What would every COVID-19 case, death, and test in Chicago look like on a map, using color to show race?
That’s something I wondered in early April as I watched a press briefing from Mayor Lori Lightfoot and the Chicago Department of Public Health. The city had released some early statistics on the toll of the virus broken down by age, race, and ZIP code. The data was striking even when presented on slides and graphs—but I wondered if seeing the same data on a map could be more impactful. So I set to work building a visualization using Mapbox GL JS.
My project, the Color of COVID, uses dot-density maps to underscores the disproportionate impact this pandemic has had on specific communities of color in Chicago. The racial divide in COVID-19 cases is stark: According to the Chicago Department of Public Health (CDPH), 72% of COVID deaths with a known race were Black residents, even though the city as a whole is 30% Black. The national trend is similar: while black Americans make up just 12.3 percent of the general population, they account for 21.1 percent of the people who have died from COVID-19 and 18.7 percent of those who have tested positive (Racial Data Dashboard).
Digging into the data
The open data I used to create these maps were provided by the Illinois Department of Public Health, which is one of the few agencies that publish COVID data aggregated by ZIP codes and demographics (more commonly, these are released as separate datasets that can’t be combined).
To create the map, the raw data on counts of cases, deaths, and tests were converted into discrete dots. This was done using a method similar to that of the Racial Dot Map created by the Cooper Center at the University of Virginia. However, in contrast to the Racial Dot Map, data for this project were derived from ZIP codes instead of Census Blocks to reduce the amount of noise when visualizing random points at a city scale.
In addition, to make the locations more reflective of where people live in Chicago, 2018 American Community Survey data were used to assign each point to a census block group, based on the probability that a person of that race and ZIP code would live there.
Once the data was converted into a Vector Tile format and uploaded into Mapbox Studio, I used data-driven styling rules to color each point according to the race.
Three Datasets, Three Stories
Viewing the data on a map, the patterns of inequality were, unfortunately, easy to spot.
Cases. Looking at the distribution of COVID cases in Chicago, it’s clear that Black and Brown communities have borne the brunt of the pandemic. The city’s South Side, predominantly Black, is the large swath of green towards the bottom of the map. The orange clusters, representing Latinx cases, are most pronounced in the western parts of the city. Less noticeable are White cases (blue), Asian cases (red), and other races (brown).
Deaths. COVID deaths show a similar predominance of Black (green) and Latinx (orange) clusters on the South and West Sides. However, there is a difference of magnitudes—the Latinx community has recorded the most infections in the city, but Black Chicagoans are comparatively more likely to die from the virus. This is evident by the higher quantity of green dots on this map, especially on the South Side.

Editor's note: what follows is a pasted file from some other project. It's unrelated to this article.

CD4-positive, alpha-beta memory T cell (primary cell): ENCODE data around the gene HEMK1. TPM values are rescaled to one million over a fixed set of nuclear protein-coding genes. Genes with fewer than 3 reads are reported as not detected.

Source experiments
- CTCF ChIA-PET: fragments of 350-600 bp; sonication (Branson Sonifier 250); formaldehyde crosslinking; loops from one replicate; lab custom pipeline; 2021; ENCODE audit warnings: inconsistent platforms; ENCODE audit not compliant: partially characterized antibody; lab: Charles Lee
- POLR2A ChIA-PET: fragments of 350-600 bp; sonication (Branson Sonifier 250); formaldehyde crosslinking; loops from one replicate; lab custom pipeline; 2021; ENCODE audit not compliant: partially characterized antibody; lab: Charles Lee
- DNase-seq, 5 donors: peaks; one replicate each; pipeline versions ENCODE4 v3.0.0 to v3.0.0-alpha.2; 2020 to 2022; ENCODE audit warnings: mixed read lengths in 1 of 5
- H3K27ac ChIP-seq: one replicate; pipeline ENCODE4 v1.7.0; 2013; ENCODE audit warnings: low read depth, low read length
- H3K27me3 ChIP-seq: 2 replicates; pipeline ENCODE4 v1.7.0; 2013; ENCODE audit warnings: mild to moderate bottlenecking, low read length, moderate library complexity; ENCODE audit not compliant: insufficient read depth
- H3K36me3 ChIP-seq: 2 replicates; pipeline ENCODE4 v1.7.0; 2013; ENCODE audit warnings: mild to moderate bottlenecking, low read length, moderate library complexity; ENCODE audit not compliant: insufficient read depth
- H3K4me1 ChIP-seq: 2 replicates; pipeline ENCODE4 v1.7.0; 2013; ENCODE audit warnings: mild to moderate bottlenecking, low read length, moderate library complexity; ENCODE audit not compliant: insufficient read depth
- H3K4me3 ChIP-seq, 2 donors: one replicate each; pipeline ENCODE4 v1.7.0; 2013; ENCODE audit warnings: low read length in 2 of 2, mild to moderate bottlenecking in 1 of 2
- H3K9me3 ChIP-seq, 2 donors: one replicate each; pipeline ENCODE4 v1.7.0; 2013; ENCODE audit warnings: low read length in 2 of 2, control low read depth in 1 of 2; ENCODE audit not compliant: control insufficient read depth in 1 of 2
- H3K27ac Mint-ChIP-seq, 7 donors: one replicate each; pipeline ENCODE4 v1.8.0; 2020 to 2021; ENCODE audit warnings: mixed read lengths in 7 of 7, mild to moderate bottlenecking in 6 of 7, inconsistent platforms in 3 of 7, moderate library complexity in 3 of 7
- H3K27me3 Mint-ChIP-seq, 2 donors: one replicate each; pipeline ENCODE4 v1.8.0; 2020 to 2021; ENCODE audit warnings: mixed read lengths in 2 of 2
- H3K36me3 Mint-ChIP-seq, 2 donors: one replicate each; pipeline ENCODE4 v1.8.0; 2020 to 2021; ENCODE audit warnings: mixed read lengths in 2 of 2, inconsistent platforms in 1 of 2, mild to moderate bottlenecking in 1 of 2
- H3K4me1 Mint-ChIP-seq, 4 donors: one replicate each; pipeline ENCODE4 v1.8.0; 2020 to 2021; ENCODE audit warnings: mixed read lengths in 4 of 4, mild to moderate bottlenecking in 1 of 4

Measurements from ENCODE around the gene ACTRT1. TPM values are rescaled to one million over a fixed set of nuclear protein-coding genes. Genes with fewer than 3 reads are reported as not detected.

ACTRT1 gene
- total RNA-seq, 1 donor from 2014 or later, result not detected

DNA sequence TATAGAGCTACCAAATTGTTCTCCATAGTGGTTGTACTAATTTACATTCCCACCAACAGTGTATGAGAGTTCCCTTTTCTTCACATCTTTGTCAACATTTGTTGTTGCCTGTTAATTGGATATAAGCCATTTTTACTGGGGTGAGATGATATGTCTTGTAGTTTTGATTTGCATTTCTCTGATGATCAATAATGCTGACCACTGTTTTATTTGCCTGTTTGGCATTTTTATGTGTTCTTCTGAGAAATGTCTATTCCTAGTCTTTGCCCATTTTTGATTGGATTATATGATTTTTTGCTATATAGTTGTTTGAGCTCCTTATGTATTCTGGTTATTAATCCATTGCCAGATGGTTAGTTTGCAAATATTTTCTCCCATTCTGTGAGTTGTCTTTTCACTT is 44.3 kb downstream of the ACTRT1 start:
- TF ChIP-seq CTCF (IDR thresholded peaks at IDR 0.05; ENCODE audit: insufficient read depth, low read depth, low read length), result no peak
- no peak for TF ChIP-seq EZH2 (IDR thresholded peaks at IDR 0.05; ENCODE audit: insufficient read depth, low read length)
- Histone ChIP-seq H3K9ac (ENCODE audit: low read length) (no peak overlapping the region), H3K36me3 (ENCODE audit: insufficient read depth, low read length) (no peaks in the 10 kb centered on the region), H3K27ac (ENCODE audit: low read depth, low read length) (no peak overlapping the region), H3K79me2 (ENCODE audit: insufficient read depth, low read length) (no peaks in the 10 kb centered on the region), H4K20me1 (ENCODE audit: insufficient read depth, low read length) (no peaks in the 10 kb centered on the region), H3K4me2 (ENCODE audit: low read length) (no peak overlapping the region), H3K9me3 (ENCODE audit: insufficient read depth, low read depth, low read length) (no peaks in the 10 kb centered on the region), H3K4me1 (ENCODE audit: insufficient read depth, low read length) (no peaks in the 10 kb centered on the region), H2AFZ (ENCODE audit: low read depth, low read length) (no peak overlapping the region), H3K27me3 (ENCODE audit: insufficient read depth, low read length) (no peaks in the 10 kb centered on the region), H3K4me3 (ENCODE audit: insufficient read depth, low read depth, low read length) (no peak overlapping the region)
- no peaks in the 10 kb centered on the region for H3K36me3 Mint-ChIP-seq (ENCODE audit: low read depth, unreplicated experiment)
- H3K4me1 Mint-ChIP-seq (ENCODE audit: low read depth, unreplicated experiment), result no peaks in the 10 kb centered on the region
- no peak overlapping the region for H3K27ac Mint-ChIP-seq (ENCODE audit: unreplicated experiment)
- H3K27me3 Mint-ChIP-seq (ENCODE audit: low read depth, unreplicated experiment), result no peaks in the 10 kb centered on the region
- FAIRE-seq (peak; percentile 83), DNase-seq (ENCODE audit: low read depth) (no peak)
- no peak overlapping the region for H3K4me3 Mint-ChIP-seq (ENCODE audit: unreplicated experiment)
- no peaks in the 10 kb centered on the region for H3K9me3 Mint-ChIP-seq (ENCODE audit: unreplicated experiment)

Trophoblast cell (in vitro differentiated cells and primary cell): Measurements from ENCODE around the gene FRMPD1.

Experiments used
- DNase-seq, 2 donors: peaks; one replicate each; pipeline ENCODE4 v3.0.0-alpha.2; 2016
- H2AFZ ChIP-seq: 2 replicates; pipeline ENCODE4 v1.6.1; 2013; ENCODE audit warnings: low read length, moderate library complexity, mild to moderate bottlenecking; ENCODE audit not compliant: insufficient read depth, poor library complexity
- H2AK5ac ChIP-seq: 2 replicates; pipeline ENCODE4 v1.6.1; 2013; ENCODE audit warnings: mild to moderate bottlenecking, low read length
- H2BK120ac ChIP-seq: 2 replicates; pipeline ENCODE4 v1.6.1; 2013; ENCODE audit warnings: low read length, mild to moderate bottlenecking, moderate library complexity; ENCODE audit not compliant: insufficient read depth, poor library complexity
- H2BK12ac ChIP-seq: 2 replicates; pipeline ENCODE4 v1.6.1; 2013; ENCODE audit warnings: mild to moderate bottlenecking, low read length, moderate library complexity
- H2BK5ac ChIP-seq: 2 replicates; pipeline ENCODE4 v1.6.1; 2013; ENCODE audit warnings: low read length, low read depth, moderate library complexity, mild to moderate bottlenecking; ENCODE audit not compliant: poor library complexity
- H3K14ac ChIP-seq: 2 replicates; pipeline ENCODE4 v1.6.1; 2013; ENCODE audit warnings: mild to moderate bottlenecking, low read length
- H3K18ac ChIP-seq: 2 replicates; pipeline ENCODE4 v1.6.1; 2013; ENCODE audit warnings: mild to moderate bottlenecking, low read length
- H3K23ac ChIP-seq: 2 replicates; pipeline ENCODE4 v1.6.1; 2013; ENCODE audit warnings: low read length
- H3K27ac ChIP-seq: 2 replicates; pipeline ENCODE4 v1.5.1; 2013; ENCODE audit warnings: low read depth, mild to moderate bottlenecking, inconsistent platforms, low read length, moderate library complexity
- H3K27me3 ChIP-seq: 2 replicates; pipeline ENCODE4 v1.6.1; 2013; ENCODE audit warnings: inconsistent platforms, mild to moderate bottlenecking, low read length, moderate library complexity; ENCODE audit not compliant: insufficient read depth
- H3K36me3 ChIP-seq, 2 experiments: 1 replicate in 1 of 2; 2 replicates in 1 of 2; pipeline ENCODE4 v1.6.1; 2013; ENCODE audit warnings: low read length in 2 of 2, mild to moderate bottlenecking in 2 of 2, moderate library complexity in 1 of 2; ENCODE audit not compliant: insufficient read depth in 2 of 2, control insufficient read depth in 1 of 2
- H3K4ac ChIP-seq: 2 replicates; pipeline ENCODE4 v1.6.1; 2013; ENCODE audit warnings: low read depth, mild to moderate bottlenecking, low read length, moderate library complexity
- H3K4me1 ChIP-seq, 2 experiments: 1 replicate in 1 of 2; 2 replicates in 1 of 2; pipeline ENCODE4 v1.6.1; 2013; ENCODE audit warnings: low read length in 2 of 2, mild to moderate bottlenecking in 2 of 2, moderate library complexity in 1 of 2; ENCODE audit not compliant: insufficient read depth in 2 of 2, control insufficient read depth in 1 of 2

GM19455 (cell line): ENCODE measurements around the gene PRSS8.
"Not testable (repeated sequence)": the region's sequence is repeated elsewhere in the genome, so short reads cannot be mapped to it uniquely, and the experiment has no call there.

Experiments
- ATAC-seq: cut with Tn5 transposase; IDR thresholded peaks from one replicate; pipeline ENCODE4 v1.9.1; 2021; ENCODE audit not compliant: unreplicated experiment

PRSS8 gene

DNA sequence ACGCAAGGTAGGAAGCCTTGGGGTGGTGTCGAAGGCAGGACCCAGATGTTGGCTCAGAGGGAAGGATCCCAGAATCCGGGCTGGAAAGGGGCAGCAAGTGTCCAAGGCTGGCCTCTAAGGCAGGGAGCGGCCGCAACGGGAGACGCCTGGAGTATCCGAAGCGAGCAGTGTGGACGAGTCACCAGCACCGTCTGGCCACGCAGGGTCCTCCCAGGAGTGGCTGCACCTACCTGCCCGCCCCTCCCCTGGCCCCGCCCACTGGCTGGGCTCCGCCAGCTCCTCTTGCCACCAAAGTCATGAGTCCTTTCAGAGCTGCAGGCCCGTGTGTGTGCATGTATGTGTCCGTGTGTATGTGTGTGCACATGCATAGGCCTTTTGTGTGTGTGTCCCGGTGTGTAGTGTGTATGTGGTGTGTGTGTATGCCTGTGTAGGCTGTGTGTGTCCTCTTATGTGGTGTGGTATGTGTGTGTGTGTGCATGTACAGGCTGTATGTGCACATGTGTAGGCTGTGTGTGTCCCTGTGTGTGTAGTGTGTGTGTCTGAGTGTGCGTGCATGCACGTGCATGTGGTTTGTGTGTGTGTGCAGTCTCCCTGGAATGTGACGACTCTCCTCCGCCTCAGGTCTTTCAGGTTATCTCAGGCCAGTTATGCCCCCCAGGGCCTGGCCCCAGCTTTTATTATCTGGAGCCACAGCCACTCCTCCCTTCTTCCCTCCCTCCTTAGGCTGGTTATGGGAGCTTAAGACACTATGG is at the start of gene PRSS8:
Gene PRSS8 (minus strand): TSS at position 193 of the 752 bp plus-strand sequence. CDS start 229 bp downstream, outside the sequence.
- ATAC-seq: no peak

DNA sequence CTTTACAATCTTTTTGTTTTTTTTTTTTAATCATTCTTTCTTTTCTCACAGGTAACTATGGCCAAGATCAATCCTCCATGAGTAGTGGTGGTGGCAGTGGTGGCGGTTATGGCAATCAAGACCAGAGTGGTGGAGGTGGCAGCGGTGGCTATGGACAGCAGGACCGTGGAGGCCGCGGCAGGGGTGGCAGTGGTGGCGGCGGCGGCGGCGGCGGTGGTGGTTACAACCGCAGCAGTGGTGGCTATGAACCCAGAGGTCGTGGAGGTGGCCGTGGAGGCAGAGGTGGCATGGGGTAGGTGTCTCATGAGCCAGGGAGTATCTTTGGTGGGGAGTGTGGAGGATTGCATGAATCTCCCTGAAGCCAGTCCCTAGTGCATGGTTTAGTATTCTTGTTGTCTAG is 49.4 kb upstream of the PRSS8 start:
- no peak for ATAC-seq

Tests. COVID testing paints a more equitable picture than cases or deaths—in fact, this more closely resembles what a dot map of the general population of Chicago would look like. The whiter, more affluent North Side makes its first strong appearance here. Although they have seen fewer infections and lower mortality from COVID, these neighborhoods tend to have better access to health care, resulting in more routine and preventative testing.
It’s important to note that these trends are not unique to Chicago — similar patterns are playing out across the country, echoing disparate and deadly health outcomes from San Francisco to Omaha to New Orleans to Boston. No matter where you are, the odds are that the three maps above are not all that different from what’s happening in your own community.
The Road Ahead
The Color of COVID maps don’t just illustrate the story of the pandemic in Chicago—they visualize the jagged and unjust landscape of public health in America.
The same conditions that allowed this pandemic to exact a higher toll on people of color will continue to take lives long after this virus ceases to be a crisis. The news cycles will have moved on, but the chronic health conditions, lower life expectancies, and life-altering trauma will remain.
Technologists, data mavens, mapmakers, designers, and concerned citizens are in a unique position to help effect change by:
- Demanding thoughtful, actionable open data about COVID near you (this should include demographics and local geographies, such as ZIP codes).
- Creating expressive visualizations and interactive tools to help that data be understood by a larger audience.
No matter what story you choose to tell, remember: social injustice thrives in a void of information. Let engaging, immersive data products be one light that we shine on institutional oppression in the digital age.
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